LSU AgCenter
Go Local
Forever LSU
   Headline News
 Home>News Archive>2012>November>Headline News>

Thanksgiving kicks off poinsettia season

Many new varieties of poinsettias come to market every year. (Photo by Allen Owings. Click on photo for downloadable image.)

News Release Distributed 11/16/12

Thanksgiving week is the time when many people begin purchasing plants for the holiday season, and many poinsettias are available in stores and garden centers now, according to LSU AgCenter horticulturist Allen Owings.

“You can expect poinsettias to last until the New Year if you give proper consideration to selecting and caring for your plants,” Owings said.

Consumers still favor red poinsettias but additional colors are available and always attract attention. White, peach, marble and bicolors are in the marketplace along with new colors with names like Ice Punch, Cortez Burgundy and Monet.

“There is even an orange-foliage poinsettia now called Orange Spice,” Owings said.

“We have lost some of the poinsettia growers in Louisiana as well as across the nation,” said LSU AgCenter horticulturist Jeff Kuehny. “The poinsettia continues to be a tough market for many growers because of the cost of production and the market price. However, there are still many growers that grow on a smaller scale, producing high-quality plant material that will bring them top dollar.”

Louisiana has a very large producer of poinsettia starter plants, and many growers in the state produce poinsettias for the holiday season, Kuehny said. “So you can be pleased to know that many Louisiana-sold poinsettias are Louisiana-grown poinsettias. You can buy fresh and buy local poinsettias at many locations around the state.”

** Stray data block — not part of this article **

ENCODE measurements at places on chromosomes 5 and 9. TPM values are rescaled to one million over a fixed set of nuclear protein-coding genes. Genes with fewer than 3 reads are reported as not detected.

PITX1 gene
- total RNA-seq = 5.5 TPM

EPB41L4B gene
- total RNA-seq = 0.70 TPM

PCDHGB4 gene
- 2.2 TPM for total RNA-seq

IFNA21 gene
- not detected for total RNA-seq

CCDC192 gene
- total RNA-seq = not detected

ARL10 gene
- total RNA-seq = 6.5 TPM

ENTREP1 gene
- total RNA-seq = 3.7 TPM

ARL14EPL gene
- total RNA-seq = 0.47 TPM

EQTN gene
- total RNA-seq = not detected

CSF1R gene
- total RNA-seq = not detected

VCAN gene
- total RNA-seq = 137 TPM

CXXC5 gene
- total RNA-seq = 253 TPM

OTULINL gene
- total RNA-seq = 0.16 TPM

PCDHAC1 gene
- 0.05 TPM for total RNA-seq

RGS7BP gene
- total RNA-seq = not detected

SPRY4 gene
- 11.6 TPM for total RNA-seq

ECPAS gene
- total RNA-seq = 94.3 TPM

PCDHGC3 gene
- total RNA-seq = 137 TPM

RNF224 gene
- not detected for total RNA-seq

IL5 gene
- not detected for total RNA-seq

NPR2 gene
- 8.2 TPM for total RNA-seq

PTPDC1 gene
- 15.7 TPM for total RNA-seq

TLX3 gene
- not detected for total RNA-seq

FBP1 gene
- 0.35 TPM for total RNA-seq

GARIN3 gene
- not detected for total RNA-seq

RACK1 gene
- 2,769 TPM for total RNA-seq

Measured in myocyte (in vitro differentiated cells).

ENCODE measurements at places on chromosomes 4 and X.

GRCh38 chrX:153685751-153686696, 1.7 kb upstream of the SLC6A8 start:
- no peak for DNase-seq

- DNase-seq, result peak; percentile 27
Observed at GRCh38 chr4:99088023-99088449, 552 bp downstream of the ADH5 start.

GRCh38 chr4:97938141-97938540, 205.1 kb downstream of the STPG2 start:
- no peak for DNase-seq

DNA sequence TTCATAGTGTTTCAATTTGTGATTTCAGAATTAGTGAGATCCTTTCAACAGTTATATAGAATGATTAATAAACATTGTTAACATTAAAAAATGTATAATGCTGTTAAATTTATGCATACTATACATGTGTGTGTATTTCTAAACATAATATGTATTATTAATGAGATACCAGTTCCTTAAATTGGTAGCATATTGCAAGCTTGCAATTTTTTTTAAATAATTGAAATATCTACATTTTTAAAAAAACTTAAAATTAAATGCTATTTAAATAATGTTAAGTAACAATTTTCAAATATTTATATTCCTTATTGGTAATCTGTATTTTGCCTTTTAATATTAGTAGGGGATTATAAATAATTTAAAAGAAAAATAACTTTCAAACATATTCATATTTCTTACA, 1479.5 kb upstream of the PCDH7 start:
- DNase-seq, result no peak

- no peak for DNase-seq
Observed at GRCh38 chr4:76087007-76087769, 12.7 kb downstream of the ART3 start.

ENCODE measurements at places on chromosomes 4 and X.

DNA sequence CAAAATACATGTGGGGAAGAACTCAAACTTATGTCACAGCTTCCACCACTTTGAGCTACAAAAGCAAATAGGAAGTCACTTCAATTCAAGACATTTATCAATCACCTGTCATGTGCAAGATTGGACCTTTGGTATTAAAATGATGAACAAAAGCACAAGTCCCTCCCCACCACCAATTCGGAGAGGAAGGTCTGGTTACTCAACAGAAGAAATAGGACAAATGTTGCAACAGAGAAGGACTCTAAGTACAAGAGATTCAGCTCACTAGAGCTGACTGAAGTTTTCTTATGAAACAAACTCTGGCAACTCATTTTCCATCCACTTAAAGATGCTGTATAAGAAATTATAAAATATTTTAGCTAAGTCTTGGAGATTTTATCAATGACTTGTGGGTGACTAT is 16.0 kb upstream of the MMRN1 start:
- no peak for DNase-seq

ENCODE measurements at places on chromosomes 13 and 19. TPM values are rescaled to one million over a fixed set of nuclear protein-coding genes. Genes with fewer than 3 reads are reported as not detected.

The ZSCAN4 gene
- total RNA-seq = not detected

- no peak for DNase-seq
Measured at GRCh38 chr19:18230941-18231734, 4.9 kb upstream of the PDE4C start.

Points to consider when purchasing poinsettias for the holidays include the size and number of the colored leaves – which are referred to as bracts. Bracts should be large and extend over the lower green leaves.

The number and size of bracts usually dictate plant price, Owings said. “A premium-quality poinsettia usually has at least six bracts and should have more.”

Another thing to do is inspect the lower green leaves on poinsettias. Leaves should have good appearance and extend over the rim of the pot. Drooping leaves may indicate problems. You also should check for insects, primarily white flies, underneath the lower leaves.

“The most important observation you should make before purchasing a poinsettia is inspecting the green flower parts – called cyathia – in the center of the bracts,” Owings said. “These flower parts indicate display life.”

Plants with cyathia that are showing yellow pollen and sap will have the least amount of display life left. Plants with smaller cyathia, little to no pollen and no sap will have the longest display life, he said. “A poinsettia should last for four to six weeks in the home with proper care.”

To prolong the beauty and health of poinsettias once they are in the home, proper care is essential, Owings said. Although poinsettias do not become acclimated to interior settings as well as most foliage plants, it is easy to be successful.

Select a location that receives some sunlight. Interior hallways are a poor location. It also is very important to avoid exposing the plant to sudden temperature changes, so don't place the poinsettia near a ventilation system or in a drafty spot near a doorway.

“Temperatures found in most homes are acceptable, and the ideal is to provide 70- to 75-degree daytime temperatures and 62- to 65-degree nights,” he said.

As for watering, allow the soil surface to dry out thoroughly before watering with warm water. Just the soil surface should be dry to the touch before watering again. “Avoid water or mist on the colored bracts, and do not let the poinsettia stand in water for more than 30 minutes to an hour,” Owings said.

Poinsettias, amaryllis, Christmas cactus, rosemary, Norfolk Island pines and several other plants can be used to brighten your home during the holiday season, Owings added. You can find them on sale now.

Rick Bogren

Last Updated: 11/16/2012 10:01:59 AM

Have a question or comment about the information on this page?
Click here to contact us.